Why Is Nvidia Shield Tv so Expensive?
Roku, Google, and Amazon all make streaming sticks that handle 4K videos for less than $50. With a starting price of $150, the NVIDIA Shield TV is more expensive than all but the Apple TV boxes. The NVIDIA Shield TV is incredibly expensive for a streaming stick, yet it is well worth the cost.
In the Beginning, What Is Nvidia Shield TV?
In 2015, NVIDIA debuted the first iteration of the Shield TV. Furthermore, the term “streaming stick” did not exist at the time. NVIDIA’s Shield TV was the first widely accessible 4K UHD set-top box, yet the company still referred to it as a “micro-console” despite these achievements.
Because Shield TV was made with gamers and enthusiasts in mind, that’s who it catered to. Few people had 4K televisions, and even fewer had access to streaming services that offered content in that resolution. The NVIDIA Grid (rebranded as GeForce NOW) cloud gaming service and the Android games it could run were big selling points for this box.
The “micro-console” was especially appealing to tinkerers because of its adaptability. It enabled smart home capability via Samsung SmartThings and doubled as a Plex Media Server (a feature that died because of Samsung).
In recent years, the NVIDIA Shield TV has been well recognized as a streaming stick due to its superior video and audio quality compared to other similar devices (and because cloud gaming took a while to pan out). Shield TV is still the best streaming device for gamers and tinkerers because its extra features haven’t disappeared.
Artificial Intelligence-Enhanced Premium Video Quality
The video quality is the main selling point of the NVIDIA Shield TV. Of course, there are other streaming sticks out there that provide 4K UHD and Dolby vision support; such features are hardly unique. The NVIDIA Shield, however, utilises AI to upscale video, providing the highest quality picture of any streaming device.
All TVs, by default, attempt to upscale all content to their native resolution. But the main purpose of these tame upscaling algorithms is to make low-res information appear to cover the entire display. Most of the time, they don’t enhance the picture.
Using artificial intelligence, NVIDIA’s upscaling technology transforms low-res media into ultra-sharp 4K (or 1080p, if you don’t have a 4K TV) resolution. Due to the fact that most of your favorite episodes and movies can only be found in 720p or 1080p on your preferred streaming providers, this is an extremely useful option.
Also, the audio quality of the NVIDIA Shield TV is unrivalled. It can play back 7.1 surround sound systems with 32-bit 192 kHz audio over HDMI.
With Chromecast and Android Tv Preinstalled
Although I don’t want to throw the Chromecast under the bus, NVIDIA Shield TV is the superior option to enjoy Android TV. The high-priced hardware is responsive and relatively bug-free, which is more than can be said of the vast majority of streaming sticks.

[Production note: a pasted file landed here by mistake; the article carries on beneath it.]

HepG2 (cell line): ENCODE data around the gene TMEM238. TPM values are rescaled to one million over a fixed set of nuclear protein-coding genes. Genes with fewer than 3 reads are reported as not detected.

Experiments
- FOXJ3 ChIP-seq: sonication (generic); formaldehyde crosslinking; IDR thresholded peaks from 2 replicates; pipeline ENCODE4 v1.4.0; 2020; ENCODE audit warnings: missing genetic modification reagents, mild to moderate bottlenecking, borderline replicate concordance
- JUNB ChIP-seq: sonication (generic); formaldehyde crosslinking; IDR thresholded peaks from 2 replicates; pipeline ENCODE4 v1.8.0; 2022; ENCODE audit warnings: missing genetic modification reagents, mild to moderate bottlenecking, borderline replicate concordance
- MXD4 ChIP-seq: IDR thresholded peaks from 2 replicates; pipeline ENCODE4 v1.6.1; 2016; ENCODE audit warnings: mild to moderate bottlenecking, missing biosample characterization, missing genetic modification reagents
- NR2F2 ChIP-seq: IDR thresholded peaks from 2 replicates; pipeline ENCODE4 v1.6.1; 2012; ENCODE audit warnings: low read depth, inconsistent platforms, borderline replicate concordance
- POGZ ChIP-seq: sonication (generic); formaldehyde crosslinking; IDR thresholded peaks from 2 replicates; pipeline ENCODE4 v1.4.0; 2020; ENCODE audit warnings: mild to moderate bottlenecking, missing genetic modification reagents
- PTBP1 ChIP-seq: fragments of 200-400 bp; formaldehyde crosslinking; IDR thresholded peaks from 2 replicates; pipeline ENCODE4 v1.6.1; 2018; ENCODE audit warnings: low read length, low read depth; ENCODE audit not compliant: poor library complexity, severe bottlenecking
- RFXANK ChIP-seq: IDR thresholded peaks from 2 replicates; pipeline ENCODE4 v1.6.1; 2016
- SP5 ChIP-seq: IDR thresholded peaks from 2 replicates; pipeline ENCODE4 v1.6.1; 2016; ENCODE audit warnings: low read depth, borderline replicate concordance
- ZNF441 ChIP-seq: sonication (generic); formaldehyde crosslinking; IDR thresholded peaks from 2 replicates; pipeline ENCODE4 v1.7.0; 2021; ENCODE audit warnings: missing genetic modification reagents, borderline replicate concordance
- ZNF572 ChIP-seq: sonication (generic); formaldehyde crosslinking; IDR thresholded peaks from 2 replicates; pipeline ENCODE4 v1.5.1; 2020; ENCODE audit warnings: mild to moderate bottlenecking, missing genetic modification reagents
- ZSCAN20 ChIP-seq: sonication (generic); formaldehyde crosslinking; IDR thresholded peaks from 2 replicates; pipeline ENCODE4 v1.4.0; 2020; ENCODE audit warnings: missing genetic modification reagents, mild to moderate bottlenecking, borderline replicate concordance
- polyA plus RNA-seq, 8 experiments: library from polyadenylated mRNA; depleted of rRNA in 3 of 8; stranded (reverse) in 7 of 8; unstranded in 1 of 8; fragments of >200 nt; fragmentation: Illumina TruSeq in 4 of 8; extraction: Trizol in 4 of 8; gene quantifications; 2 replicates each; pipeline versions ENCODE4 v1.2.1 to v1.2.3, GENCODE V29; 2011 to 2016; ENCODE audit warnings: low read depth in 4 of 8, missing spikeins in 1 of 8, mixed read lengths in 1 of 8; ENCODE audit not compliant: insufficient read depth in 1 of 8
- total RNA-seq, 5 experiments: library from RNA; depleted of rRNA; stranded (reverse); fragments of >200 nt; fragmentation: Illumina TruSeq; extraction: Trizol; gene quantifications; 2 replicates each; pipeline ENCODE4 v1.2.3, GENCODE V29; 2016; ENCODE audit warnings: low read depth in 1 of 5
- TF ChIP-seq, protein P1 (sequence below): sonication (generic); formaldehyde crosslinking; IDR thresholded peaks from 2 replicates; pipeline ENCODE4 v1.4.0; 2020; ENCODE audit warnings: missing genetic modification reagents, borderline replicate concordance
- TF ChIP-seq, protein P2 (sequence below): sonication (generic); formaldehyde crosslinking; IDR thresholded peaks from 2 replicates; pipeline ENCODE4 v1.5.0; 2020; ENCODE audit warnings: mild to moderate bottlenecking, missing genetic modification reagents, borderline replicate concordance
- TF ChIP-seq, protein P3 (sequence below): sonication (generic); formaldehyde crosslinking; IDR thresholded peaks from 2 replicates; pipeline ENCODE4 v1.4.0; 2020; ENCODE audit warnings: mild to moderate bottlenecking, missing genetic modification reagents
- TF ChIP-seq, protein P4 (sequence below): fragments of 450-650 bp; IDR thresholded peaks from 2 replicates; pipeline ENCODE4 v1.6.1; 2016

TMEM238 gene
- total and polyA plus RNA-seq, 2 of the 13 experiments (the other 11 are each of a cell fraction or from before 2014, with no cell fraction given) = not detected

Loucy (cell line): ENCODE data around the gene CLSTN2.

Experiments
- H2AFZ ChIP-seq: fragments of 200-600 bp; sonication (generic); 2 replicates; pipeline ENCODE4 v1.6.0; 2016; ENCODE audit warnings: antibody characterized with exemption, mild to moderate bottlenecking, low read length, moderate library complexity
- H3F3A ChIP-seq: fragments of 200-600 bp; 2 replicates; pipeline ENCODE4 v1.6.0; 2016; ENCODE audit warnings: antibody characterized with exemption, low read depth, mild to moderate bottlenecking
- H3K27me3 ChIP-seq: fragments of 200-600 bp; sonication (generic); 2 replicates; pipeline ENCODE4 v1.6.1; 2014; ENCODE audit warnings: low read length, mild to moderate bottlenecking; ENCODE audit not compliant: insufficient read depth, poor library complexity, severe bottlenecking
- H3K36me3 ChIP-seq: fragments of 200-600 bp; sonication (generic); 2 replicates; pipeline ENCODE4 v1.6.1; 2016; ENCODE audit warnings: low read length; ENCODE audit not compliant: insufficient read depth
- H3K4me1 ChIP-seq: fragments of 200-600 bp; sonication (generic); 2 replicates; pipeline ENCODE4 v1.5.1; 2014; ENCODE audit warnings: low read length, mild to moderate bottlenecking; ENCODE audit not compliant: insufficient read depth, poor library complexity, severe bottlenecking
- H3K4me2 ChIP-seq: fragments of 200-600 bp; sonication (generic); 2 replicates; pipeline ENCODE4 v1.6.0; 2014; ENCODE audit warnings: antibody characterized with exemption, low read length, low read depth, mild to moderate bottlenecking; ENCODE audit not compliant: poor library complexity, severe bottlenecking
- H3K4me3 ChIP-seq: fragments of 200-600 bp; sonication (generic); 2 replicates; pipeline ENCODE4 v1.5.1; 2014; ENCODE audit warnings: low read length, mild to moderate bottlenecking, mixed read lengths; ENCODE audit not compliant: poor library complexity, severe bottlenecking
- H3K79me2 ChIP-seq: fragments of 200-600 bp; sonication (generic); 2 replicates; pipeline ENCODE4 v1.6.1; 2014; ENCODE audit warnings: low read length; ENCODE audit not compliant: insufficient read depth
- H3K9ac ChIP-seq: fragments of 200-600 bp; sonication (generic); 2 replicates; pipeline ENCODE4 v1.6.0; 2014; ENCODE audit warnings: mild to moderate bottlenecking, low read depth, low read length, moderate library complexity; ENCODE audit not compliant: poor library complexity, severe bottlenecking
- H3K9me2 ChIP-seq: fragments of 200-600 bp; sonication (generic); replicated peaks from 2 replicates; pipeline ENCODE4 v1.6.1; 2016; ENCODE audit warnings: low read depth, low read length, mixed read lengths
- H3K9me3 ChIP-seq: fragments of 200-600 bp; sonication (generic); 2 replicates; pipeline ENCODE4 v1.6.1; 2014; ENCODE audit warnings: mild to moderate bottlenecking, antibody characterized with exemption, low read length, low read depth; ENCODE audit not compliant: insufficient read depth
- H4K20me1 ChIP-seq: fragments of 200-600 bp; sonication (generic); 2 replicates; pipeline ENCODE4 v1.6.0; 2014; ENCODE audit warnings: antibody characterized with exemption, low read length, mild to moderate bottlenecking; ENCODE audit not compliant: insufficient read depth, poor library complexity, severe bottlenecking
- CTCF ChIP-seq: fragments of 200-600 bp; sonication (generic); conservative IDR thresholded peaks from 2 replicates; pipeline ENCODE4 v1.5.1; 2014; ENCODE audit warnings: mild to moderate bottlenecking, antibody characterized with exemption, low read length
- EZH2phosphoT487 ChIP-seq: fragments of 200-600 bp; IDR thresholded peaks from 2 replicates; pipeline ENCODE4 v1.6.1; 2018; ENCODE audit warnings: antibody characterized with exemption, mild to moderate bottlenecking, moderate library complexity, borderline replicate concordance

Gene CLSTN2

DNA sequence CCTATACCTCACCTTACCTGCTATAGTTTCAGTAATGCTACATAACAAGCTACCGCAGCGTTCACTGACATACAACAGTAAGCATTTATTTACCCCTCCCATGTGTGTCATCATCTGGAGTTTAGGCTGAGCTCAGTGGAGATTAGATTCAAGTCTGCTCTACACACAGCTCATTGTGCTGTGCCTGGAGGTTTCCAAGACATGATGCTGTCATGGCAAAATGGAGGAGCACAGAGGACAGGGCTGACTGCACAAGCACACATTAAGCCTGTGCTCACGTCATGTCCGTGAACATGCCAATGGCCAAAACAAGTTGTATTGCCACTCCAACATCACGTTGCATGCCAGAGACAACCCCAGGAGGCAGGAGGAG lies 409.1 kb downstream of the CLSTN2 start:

Android TV has its own subset of the market. Of course, you can use it with some Android programmes and games, and it offers a lot of personalization options. Furthermore, “personalization” features made possible by Google’s algorithms help you find the series and movies you want to watch quickly.
Some of these options for customization are blatantly clear. A feature called “Discover” is available on Android TV to help you find content you might like without having to go digging through the app drawer.
However, a comprehensive search feature exists, which probes each and every service. For instance, if you click the microphone button on your remote and say “Scooby-Doo live-action movie,” Android TV will display all of the services that provide the Scooby-Doo live-action movie.
Google Cast is also supported by the Android TV OS, allowing you to cast a video from your mobile device or computer to the TV (you can even use it to mirror your screen). This is especially helpful when watching content on a mobile device and wishing to transfer it to a larger display.
Allow me to be the first to admit that Android TV has some flaws. As for smart home capabilities, it’s woefully deficient, and if you just want a clean and straightforward UI, Roku or Apple TV are better options. Android TV, on the other hand, reigns supreme when it comes to tweaking and individualization.
Online Play, Android Apps, and Game Console Emulators
Despite the fact that NVIDIA’s attempt to create a “micro-console” was unsuccessful, the company’s Shield TV is still the finest streaming stick for gamers. It’s able to run a wide variety of Android apps, is compatible with emulators (for playing older games), and is, of course, a top choice for cloud gaming via NVIDIA GeForce Now.
It’s hard to resist the allure of GeForce Now. With NVIDIA’s cloud gaming platform, you can play AAA games on any device without needing to download anything or set up any special hardware. Obviously, GeForce Now is compatible with Fortnite, and the “RTX 3080” grade gives top-notch graphics that put the newest Xbox and PlayStation to shame (even on iOS).
However, the NVIDIA Shield TV is compatible with virtually any gamepad. No one will stop you from using a PlayStation or Xbox controller. It’s also possible to communicate with other players via voice chat, and the console may be used in conjunction with a keyboard and mouse if you prefer PC gaming.